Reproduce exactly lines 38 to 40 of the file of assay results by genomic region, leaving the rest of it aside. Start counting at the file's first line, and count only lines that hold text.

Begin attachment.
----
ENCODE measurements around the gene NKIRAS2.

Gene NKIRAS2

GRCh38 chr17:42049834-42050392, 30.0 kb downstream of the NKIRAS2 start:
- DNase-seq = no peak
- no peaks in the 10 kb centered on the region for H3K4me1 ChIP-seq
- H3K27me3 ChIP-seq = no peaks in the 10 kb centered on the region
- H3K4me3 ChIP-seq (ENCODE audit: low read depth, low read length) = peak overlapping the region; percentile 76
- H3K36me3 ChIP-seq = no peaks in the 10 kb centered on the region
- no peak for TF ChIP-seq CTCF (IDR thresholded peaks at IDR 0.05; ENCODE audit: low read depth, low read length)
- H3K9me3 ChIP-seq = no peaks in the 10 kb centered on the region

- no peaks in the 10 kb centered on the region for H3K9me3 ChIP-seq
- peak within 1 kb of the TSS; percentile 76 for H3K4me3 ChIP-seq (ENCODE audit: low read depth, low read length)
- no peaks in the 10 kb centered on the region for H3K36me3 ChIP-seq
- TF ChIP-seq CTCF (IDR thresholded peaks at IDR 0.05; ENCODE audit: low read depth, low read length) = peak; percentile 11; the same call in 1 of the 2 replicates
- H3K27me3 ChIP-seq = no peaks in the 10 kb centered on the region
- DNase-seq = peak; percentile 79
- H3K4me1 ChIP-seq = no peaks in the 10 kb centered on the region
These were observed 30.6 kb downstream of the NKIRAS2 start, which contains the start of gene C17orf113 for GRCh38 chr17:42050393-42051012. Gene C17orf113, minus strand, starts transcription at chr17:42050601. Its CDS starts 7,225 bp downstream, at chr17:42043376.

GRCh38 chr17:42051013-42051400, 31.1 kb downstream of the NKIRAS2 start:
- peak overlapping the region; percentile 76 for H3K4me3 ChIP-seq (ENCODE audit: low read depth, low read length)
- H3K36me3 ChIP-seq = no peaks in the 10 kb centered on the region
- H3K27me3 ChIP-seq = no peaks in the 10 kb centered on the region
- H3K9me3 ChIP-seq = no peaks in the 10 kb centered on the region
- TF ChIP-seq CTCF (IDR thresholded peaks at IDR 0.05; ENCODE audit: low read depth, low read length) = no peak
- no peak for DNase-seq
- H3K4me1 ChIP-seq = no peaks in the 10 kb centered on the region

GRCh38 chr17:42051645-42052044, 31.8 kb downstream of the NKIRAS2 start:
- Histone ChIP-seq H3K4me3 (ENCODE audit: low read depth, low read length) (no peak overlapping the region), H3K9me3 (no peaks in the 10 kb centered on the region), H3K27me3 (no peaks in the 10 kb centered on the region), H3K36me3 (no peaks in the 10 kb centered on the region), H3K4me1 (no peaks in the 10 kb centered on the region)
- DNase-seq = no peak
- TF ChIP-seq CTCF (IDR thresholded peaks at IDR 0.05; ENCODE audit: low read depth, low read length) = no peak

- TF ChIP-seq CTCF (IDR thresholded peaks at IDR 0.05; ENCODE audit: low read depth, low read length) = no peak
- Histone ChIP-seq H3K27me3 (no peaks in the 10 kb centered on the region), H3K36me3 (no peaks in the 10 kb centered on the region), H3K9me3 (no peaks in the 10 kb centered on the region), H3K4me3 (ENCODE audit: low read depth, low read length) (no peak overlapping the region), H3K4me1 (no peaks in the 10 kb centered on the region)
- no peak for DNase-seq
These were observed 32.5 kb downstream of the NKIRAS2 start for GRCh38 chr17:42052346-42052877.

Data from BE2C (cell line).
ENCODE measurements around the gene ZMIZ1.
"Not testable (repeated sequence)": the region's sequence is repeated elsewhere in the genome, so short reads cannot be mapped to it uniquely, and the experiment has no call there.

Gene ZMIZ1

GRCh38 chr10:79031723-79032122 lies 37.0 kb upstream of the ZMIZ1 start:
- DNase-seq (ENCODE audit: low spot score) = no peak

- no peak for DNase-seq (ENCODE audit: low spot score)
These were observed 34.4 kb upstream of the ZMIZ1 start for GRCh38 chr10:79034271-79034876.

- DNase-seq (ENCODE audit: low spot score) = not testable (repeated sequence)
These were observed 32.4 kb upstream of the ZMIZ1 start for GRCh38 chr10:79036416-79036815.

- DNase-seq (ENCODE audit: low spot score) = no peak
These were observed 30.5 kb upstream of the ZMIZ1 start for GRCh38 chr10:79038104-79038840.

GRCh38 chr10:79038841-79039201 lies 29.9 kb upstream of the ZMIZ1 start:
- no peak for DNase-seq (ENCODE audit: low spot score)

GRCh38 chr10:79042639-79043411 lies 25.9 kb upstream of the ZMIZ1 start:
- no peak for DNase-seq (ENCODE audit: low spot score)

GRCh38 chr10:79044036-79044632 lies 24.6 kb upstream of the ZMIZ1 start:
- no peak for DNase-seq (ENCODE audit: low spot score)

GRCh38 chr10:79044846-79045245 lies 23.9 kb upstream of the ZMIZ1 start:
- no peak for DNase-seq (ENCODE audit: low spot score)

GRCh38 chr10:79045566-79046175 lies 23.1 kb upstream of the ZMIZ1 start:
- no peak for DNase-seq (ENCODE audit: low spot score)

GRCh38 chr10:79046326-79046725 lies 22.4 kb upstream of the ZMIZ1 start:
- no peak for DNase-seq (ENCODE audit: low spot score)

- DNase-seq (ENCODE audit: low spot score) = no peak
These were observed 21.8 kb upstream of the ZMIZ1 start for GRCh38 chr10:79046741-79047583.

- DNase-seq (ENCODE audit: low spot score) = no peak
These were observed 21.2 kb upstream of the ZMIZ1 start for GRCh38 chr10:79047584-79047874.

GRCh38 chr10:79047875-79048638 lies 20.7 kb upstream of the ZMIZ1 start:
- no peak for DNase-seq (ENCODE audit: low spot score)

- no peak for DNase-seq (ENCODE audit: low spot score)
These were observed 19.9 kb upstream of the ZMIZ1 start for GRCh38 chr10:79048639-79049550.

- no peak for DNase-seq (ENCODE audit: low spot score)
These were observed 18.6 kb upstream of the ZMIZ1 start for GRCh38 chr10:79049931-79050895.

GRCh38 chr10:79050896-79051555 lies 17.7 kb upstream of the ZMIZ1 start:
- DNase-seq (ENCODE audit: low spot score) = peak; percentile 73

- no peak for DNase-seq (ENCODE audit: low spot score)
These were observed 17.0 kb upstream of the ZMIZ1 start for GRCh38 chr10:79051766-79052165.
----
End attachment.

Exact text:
Gene ZMIZ1

GRCh38 chr10:79031723-79032122 lies 37.0 kb upstream of the ZMIZ1 start:
- DNase-seq (ENCODE audit: low spot score) = no peak